The small cluster of pines on the left side of the fairway continued to grow, to the point where it became necessary to keep drives down the right half of the hole. Alterations to the slopes in front of the green and behind it—including cutting the grass to fairway height all the way to the pond in front of the 16th tee, were also common. But for most of this time, 15 remained essentially what it looked like to Sarazen, a big, wide hole that encouraged aggressive driving and risk/reward second shots.

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More minor changes to protect the 15th hole

That began to change in 1999 with the addition of the second cut of rough. The semi-rough narrowed the fairway and was just long enough to impact spin and distance control, making second shots less predictable.

The club began planting additional pines along the right and left sides of the fairway that same year, intent on enforcing some measure of accuracy off the tee as they had on seven, 11 and 17. (MacKenzie and Jones believed that players should be able to choose their lines and play for the most advantageous angles into the large greens, not merely hit straight shots between the corridors.) When the tees were extended in 2006, lengthening the hole to 530 yards, they were also shifted to the left.

These moves initially helped preserve the challenge and traditional distance of 220 to 230 yards for the second shot into the green, at least for a little while.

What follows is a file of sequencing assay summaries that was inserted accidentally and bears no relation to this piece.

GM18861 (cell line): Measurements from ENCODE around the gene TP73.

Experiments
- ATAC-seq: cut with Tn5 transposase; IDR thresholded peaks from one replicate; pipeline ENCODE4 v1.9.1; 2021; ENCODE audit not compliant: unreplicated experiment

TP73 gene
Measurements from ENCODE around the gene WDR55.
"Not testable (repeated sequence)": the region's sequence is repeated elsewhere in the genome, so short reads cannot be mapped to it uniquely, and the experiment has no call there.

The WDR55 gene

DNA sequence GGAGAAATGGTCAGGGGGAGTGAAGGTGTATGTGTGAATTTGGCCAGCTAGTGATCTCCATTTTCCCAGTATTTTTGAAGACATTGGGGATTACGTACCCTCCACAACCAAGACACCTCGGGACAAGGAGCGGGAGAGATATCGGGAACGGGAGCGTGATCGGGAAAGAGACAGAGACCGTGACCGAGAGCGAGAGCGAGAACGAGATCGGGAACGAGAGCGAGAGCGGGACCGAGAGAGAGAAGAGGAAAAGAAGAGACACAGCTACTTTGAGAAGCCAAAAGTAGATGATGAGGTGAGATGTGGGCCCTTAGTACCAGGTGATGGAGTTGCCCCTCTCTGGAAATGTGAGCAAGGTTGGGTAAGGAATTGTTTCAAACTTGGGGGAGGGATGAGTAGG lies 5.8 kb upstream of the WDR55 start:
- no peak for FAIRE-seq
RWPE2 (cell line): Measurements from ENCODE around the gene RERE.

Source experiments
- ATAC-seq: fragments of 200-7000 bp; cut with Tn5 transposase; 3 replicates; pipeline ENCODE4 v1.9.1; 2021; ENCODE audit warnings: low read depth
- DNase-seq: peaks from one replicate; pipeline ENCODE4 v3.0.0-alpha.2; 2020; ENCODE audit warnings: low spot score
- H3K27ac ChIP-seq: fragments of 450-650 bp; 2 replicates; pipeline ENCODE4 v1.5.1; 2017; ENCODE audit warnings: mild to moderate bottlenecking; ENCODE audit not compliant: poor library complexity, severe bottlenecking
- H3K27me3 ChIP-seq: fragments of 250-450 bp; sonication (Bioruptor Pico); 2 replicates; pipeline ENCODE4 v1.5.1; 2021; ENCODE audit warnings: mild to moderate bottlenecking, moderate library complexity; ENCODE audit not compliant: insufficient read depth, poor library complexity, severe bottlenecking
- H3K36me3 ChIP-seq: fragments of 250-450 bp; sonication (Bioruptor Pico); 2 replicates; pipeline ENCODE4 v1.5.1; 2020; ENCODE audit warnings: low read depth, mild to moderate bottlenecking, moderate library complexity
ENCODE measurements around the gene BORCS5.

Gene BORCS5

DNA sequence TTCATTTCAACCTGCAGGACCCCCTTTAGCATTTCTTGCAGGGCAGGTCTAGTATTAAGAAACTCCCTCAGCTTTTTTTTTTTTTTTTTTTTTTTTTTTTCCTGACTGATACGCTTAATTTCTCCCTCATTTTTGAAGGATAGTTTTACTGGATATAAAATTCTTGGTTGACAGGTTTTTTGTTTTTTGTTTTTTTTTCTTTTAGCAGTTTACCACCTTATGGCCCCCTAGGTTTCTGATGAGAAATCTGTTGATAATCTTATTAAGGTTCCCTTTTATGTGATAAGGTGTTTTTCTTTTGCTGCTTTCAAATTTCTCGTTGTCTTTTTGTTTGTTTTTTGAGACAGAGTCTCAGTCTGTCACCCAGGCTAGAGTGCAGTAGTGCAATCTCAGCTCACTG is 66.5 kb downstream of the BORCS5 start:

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The 15th is intended to be a birdie or eagle opportunity for players on top of their game. But the defenses added along the right side of the fairway and the growth of the pines farther down on the left leave little room for error. Those who need to go for the green must place a long drive to the right center crest of the fairway or manufacture a sweeping right-to-left shot around the trees. No more maneuvering as MacKenzie envisioned.

By the late 2010s, the longest players were hitting short irons into the green, including Garcia’s 8-iron from 176 yards in 2017. There never appeared to be room to move the tee farther back, but prior to the 2022 Masters the club constructed an extended deck above the land falling away toward the 11th tee, adding an extra 20 yards.

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The new 550-yard version of the 15th was immediately formidable, bumping the hole’s stroke average to 4.93 from the previous three-year average of 4.60. More notable, no eagles were recorded on the hole for the first time since at least 1983 (the earliest year shot data is available). This had as much to do with soft fairway conditions and stiff headwinds the entire week, but players who laid up scored better than the limited number who attempted to reach the green, an extreme anomaly in contemporary professional golf.

The hole reverted to form somewhat in 2023 with a stroke average of 4.65 and five eagles recorded, but the message Augusta National is sending is clear: Contestants are going to have to hit long, straight drives in order to make a 4 at the 15th.